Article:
Published on 14th June 2020
Dave Brons — Not All Those Who Wander Are Lost
Dave Brons, another new name to conjure with, although those familiar with Dave Bainbridge’s Celestial Fire will be aware of Dave Brons as part of the live set-up. Along with this both Dave’s took part in the short lived GB3 project, who toured briefly in 2015, with Paul Bielatowicz completing the trio of six-stringers. The summer of 2015 also coincided with the release of Dave Brons’ first solo release, Based On A True Story. The instrumental Based On A True Story firmly established Dave’s credentials as a guitarist with the nine tracks firmly routed in the Steve Vai/Joe Satriani mould of highly melodic, fearsome shredders.
Moving on five years, Dave Brons returns with the follow-up, and those familiar with J.R.R. Tolkien may well recognise the title Not All Those Who Wander Are Lost as a line from the poem All That Is Gold Does Not Glitter from The Fellowship of the Ring. Whereas Based On A True Story encompassed tracks from the Celtic oeuvre, Miracle Maker for instance, there’s nothing from that particular album to indicate the epic nature of Not All Those Who Wander Are Lost.
So perhaps no surprise that Not All Those Who Wander Are Lost is a concept album, steeped in Tolkien mythology and, like The Lord of the Rings trilogy films, the music here is epic in all aspects. To achieve this the core band of Dave Brons, John Biglands, Daniel Day and Mark Swift are joined by an impressive ensemble of musicians, including Celestial Fire members Dave Bainbridge, Sally Minnear and Frank van Essen. We also have a 100-piece choir, Uilleann pipes, along with a whole host wind, brass and stringed instruments.
The album opens with The Song of Illuvatar, introduced with the spoken word of Lady Galadriel, narrated by Sally Minnear. An atmospheric piece, with soaring guitar, lush keyboards, choir, Daniel Day on Irish low whistle and Catherine Ashcroft on Uilleann pipes.
In contrast, EÄ kicks in with strident, heavy guitar, menacing choirs and percussion ensemble. Taking things down is Mark Swift’s delicate piano, before Brons returns with another infectious, thematic solo – one of many from the album. The choir remain, with Sally Minnear adding superb wordless dynamic, for Into the Perilous Realm, a track full of bombast bringing notions of Nightwish and/or Epica to mind.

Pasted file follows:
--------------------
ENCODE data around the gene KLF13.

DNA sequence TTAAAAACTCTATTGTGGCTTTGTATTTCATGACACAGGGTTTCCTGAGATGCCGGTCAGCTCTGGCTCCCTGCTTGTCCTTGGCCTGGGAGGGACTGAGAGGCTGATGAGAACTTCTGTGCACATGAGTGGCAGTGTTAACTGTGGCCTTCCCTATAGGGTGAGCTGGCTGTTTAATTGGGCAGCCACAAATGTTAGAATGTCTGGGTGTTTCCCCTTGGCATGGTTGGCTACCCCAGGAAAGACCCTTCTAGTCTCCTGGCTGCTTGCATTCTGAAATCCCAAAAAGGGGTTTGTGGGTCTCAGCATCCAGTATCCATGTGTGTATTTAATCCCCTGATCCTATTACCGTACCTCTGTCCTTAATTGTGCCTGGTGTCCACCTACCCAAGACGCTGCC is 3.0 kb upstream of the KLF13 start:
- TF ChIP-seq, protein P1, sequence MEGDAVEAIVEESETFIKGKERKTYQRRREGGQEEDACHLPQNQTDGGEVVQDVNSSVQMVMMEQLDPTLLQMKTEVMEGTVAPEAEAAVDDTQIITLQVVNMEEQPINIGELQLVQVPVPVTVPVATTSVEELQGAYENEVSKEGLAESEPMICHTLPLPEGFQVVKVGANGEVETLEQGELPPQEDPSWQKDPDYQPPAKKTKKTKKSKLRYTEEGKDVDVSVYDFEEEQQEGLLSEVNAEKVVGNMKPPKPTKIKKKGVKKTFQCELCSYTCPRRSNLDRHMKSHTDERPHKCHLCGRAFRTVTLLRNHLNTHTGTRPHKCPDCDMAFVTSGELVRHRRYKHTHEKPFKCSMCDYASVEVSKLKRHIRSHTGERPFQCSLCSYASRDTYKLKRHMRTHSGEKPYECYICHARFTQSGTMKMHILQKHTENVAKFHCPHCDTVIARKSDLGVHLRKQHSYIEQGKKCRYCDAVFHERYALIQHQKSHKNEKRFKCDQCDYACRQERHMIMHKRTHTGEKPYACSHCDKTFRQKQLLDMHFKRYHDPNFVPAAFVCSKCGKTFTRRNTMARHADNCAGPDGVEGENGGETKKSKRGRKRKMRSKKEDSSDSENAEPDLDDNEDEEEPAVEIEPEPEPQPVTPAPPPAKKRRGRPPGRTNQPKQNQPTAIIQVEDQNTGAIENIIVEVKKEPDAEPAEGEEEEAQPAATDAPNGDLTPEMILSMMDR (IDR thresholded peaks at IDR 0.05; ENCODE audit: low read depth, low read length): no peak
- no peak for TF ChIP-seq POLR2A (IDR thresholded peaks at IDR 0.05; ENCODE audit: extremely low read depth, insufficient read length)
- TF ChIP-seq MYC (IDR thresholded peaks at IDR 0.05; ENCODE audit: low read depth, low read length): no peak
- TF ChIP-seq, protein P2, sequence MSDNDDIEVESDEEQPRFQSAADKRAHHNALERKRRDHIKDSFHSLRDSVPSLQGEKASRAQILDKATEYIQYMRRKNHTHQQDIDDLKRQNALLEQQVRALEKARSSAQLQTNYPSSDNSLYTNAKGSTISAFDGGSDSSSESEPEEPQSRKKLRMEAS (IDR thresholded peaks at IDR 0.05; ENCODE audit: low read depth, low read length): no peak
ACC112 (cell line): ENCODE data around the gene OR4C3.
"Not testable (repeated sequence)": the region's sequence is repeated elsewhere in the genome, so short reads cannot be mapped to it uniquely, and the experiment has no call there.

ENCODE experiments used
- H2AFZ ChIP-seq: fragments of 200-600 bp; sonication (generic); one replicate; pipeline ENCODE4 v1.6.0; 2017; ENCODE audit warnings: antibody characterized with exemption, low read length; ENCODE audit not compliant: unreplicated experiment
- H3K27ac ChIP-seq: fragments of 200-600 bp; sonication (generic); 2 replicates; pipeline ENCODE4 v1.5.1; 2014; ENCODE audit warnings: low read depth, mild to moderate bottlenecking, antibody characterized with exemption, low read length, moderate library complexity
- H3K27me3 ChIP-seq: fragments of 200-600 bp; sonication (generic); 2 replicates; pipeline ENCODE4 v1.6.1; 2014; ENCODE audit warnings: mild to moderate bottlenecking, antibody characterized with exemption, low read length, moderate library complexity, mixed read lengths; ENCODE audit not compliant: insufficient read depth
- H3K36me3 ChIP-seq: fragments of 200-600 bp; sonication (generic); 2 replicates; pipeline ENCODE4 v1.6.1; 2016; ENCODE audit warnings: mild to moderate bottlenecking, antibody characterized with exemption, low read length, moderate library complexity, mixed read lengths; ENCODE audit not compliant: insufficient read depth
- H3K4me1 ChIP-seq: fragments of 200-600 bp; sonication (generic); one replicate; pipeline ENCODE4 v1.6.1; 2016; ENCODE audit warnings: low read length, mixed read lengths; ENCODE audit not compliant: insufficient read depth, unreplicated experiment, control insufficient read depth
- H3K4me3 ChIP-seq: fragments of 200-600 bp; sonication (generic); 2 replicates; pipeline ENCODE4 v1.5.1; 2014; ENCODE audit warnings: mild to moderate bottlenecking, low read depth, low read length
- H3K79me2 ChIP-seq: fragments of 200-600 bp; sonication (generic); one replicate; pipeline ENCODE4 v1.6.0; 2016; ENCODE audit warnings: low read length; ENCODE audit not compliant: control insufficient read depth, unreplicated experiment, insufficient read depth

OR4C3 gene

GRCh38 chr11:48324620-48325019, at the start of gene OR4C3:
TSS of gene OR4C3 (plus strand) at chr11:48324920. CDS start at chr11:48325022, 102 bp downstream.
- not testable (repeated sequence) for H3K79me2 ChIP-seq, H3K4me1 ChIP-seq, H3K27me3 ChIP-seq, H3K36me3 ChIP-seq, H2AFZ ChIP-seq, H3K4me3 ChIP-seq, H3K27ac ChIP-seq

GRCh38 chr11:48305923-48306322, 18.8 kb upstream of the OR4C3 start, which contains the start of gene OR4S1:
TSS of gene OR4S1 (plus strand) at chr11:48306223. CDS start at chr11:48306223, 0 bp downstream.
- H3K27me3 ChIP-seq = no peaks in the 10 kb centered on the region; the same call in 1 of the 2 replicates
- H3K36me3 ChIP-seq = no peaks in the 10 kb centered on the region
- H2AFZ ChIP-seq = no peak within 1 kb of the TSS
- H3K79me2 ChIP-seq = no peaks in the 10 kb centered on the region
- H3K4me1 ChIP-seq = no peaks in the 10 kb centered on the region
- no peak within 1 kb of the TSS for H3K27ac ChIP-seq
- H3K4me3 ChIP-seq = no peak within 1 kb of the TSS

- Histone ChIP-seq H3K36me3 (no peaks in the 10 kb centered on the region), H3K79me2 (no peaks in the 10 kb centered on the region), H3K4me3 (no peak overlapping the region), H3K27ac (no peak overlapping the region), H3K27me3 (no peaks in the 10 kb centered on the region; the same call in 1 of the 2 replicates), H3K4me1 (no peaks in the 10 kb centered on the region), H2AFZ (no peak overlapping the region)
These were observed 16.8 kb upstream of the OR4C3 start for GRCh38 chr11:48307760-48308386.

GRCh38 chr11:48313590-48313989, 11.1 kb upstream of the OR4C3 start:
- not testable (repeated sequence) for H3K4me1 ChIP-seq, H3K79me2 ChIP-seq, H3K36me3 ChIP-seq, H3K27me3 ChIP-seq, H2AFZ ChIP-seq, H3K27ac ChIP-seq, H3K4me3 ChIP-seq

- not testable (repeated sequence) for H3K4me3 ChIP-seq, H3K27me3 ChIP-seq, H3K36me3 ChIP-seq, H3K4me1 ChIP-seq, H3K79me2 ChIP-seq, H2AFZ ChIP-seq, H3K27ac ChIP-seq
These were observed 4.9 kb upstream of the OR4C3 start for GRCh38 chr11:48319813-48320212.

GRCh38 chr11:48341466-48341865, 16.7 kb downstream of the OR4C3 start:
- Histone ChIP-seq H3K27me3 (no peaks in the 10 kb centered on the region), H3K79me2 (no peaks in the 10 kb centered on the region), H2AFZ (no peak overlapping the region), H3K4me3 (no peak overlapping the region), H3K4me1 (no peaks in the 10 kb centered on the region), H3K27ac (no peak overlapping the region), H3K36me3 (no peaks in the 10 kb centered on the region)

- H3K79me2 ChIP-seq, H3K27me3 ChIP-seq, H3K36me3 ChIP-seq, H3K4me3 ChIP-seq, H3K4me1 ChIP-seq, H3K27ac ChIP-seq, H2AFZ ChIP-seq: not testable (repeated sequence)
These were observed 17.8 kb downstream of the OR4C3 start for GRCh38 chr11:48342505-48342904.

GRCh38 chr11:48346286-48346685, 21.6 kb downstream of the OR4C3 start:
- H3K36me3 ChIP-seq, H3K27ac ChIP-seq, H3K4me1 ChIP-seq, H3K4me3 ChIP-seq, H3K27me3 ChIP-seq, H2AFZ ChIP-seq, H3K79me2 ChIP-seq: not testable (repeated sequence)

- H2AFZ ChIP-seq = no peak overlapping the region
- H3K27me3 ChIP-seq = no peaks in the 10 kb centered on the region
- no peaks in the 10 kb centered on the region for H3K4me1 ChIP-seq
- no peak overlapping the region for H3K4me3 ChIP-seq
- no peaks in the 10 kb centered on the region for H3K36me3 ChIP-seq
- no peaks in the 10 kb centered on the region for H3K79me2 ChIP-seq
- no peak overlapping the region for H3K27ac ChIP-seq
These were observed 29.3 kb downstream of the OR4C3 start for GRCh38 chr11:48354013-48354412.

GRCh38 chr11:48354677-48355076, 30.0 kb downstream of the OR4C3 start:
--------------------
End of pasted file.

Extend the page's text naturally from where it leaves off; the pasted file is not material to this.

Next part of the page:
Throughout the album pays homage to Howard Shore’s music from the The Lord of the Rings films, and if ever there was to be a stage version of the trilogy then Not All Those Who Wander Are Lost could well be the soundtrack. With such an intense opening salvo of tracks, Awakened by Starlight offers a chance for a breather, well, of sorts. Similarly, Under the Same Sun‘s initial delicate acoustic opening soon lays the way for a ‘fuller sound’, highlight here is the violin break from Frank van Essen.
Catherine Ashcroft returns on Uilleann pipes for the jaunty The Shire – and A Long Expected Party atmosphere is certainly captured. The Hobbiton party is short lived however and the journey continues with the perilous The Pass of Caradhras.
And neither strength nor wisdom will carry us far upon it.
This quest may be attempted by the weak with as much hope as the strong.
Few can foresee whither their road will lead them, till they come to its end.”
The use of 7’s employed here is particularly effective. As Dave comments: “This one is in 7/4 which gives it a slightly restless and uneasy quality due to the missing beat.”